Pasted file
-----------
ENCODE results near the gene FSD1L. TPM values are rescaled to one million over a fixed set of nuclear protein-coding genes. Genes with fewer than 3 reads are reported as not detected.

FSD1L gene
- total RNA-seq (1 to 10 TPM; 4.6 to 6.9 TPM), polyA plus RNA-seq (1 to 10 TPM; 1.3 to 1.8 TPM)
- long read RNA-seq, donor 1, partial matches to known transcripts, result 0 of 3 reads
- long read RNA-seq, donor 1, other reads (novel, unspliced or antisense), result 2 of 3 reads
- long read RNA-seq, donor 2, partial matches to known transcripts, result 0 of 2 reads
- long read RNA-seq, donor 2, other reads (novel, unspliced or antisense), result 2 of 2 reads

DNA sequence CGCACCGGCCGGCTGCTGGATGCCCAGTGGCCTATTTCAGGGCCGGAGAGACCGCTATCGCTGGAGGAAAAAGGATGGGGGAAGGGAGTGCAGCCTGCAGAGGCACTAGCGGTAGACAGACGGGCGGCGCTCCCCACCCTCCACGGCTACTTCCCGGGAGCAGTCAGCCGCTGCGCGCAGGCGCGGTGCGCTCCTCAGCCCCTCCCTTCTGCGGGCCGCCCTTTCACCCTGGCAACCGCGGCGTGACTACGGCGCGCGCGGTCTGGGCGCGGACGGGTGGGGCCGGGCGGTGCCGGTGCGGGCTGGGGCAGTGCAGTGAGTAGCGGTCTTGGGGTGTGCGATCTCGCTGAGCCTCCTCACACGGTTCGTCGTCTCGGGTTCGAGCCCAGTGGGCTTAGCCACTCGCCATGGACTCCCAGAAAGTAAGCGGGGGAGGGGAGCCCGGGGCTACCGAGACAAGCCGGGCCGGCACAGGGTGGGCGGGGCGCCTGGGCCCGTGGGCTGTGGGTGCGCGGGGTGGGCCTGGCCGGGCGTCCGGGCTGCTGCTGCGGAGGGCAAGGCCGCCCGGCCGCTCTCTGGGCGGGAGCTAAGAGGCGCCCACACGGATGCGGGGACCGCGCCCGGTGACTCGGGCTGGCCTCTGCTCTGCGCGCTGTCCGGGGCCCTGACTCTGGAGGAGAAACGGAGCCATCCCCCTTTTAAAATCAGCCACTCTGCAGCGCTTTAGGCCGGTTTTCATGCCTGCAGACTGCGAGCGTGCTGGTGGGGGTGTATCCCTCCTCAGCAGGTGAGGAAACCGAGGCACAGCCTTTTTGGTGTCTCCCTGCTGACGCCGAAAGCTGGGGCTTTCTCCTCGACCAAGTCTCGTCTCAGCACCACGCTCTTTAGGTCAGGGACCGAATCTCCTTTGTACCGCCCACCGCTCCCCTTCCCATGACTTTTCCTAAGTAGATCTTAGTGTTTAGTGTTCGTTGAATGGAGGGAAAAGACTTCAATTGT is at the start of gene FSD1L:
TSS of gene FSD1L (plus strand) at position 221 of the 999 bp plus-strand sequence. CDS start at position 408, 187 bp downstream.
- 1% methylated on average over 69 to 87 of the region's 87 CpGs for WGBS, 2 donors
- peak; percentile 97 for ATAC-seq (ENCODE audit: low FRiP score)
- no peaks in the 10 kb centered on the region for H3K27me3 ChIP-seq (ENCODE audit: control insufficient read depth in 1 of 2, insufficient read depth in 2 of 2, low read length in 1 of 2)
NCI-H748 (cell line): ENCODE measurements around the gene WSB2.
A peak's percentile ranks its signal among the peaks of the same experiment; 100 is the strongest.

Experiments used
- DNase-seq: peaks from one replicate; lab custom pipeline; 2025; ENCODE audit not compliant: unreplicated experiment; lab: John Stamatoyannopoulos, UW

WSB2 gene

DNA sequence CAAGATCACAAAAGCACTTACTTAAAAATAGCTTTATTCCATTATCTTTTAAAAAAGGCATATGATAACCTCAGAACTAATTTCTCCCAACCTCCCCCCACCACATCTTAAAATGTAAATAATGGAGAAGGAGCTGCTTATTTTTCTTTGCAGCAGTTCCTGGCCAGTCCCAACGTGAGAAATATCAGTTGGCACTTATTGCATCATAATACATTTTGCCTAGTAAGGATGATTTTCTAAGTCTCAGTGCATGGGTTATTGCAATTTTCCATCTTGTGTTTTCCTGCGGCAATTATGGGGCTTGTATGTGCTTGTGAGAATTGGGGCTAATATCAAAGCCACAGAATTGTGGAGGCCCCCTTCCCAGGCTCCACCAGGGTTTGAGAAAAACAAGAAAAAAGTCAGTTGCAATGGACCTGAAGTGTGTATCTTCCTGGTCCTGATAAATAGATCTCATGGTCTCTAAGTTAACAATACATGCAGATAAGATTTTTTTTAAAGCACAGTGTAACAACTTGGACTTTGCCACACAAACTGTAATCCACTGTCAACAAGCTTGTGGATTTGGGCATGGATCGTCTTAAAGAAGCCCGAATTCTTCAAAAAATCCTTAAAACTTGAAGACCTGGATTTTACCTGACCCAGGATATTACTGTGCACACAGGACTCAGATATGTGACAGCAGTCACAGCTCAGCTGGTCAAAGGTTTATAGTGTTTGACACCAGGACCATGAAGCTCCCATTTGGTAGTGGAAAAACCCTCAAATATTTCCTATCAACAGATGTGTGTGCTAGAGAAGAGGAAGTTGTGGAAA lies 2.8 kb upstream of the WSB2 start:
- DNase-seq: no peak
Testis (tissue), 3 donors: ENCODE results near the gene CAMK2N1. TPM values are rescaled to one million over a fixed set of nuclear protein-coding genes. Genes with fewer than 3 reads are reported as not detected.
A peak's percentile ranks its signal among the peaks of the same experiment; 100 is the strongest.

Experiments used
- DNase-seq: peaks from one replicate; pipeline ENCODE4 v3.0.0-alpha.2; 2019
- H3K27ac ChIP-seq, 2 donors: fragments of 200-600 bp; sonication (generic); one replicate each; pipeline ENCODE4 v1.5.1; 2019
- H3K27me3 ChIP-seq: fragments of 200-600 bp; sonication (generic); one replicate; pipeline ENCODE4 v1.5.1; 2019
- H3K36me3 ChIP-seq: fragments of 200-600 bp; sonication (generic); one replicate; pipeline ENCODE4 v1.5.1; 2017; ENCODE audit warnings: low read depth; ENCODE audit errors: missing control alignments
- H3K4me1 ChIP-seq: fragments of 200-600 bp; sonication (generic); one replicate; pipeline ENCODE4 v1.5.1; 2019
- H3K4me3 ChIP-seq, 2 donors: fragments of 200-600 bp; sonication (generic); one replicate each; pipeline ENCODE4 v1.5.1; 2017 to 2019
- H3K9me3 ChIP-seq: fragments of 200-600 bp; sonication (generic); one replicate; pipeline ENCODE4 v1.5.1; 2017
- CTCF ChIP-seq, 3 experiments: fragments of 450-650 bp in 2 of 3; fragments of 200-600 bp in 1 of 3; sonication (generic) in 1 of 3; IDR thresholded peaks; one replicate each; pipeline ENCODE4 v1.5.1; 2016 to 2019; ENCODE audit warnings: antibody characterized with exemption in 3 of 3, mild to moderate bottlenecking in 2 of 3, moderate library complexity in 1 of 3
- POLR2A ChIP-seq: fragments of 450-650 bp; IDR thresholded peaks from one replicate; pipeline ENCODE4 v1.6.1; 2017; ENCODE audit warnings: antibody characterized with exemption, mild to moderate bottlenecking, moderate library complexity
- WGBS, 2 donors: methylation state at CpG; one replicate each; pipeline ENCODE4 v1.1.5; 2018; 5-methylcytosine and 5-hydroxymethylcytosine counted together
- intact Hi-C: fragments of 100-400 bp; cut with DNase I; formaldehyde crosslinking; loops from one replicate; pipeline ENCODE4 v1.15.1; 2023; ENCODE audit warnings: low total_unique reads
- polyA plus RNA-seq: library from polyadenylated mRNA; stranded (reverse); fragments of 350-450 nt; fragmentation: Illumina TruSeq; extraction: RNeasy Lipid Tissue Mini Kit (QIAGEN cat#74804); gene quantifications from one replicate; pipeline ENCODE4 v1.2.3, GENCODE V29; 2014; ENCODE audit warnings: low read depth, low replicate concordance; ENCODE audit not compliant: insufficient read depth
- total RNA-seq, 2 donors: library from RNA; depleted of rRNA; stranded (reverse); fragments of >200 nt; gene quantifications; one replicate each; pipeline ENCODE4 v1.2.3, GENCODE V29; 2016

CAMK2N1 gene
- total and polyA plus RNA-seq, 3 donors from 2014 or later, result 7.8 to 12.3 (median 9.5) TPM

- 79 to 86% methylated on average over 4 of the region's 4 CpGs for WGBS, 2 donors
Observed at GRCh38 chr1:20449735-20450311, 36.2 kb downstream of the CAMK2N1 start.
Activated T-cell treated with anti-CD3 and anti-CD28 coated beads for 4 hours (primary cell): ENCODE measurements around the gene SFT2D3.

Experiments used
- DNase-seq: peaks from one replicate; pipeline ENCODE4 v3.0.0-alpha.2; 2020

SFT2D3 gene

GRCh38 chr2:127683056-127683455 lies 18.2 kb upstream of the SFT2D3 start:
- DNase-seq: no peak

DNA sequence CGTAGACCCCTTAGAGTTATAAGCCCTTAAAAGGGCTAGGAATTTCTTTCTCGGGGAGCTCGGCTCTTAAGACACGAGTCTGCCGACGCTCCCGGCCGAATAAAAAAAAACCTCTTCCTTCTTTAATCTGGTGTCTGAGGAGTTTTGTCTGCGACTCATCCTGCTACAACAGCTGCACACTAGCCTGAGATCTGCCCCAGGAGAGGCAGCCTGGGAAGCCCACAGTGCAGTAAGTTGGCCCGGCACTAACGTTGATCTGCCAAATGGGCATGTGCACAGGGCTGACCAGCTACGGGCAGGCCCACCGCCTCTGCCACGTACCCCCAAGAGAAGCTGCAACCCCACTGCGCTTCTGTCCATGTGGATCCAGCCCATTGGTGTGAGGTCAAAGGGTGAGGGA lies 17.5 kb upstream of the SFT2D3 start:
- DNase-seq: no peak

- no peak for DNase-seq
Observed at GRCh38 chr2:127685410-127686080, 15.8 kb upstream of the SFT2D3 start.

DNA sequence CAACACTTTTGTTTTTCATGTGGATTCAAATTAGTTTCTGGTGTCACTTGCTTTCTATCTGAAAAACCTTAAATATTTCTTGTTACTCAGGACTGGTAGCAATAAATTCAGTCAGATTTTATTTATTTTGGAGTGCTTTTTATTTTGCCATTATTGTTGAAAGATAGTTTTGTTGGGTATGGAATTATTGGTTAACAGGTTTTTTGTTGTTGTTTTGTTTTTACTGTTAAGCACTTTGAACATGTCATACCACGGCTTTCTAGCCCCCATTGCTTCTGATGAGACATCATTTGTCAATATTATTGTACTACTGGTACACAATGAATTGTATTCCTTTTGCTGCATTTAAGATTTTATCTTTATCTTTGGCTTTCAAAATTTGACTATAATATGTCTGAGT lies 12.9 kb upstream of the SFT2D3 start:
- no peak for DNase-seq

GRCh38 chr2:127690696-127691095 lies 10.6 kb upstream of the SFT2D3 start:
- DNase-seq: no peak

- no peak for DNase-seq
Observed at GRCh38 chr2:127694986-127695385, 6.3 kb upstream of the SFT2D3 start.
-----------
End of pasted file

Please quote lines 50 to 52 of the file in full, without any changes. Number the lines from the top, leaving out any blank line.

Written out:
DNA sequence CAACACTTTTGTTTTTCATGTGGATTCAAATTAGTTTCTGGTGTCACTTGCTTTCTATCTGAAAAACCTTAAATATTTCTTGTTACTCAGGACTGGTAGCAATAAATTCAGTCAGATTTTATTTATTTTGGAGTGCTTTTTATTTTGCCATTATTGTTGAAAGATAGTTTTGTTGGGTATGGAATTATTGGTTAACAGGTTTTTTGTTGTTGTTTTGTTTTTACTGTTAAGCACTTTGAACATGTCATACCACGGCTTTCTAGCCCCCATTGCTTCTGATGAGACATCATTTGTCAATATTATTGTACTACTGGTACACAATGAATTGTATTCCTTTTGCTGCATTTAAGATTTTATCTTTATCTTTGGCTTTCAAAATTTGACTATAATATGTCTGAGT lies 12.9 kb upstream of the SFT2D3 start:
- no peak for DNase-seq

GRCh38 chr2:127690696-127691095 lies 10.6 kb upstream of the SFT2D3 start: